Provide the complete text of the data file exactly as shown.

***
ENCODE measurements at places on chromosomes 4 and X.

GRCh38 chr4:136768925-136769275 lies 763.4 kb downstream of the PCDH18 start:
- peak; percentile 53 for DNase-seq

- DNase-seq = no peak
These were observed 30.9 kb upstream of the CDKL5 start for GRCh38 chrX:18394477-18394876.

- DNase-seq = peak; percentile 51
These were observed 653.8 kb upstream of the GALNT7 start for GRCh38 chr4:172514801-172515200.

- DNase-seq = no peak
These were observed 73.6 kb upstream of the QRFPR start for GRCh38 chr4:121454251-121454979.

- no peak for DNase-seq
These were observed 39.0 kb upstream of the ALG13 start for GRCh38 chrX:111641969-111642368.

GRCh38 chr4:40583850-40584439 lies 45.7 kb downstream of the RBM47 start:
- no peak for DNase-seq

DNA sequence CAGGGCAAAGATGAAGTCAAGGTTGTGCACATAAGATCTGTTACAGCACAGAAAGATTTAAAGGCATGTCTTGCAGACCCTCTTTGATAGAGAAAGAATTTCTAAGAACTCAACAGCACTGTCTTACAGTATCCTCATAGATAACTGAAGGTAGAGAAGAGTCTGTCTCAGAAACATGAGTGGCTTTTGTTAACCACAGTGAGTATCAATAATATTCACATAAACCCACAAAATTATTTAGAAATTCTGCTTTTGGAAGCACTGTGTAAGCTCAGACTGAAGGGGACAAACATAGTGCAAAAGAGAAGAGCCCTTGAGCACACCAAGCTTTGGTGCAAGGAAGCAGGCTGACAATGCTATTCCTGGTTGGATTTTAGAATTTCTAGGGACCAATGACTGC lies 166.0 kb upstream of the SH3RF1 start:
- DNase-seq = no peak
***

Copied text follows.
ENCODE measurements at places on chromosomes 4 and X.

GRCh38 chr4:136768925-136769275 lies 763.4 kb downstream of the PCDH18 start:
- peak; percentile 53 for DNase-seq

- DNase-seq = no peak
These were observed 30.9 kb upstream of the CDKL5 start for GRCh38 chrX:18394477-18394876.

- DNase-seq = peak; percentile 51
These were observed 653.8 kb upstream of the GALNT7 start for GRCh38 chr4:172514801-172515200.

- DNase-seq = no peak
These were observed 73.6 kb upstream of the QRFPR start for GRCh38 chr4:121454251-121454979.

- no peak for DNase-seq
These were observed 39.0 kb upstream of the ALG13 start for GRCh38 chrX:111641969-111642368.

GRCh38 chr4:40583850-40584439 lies 45.7 kb downstream of the RBM47 start:
- no peak for DNase-seq

DNA sequence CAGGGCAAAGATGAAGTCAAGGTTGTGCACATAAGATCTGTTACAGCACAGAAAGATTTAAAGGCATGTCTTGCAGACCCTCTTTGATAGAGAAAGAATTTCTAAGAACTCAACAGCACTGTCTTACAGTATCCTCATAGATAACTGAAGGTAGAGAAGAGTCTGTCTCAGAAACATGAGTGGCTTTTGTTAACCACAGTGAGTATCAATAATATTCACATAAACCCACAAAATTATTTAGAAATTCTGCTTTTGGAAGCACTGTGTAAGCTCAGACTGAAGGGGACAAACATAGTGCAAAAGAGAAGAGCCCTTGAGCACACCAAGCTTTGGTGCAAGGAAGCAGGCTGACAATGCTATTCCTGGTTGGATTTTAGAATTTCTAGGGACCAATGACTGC lies 166.0 kb upstream of the SH3RF1 start:
- DNase-seq = no peak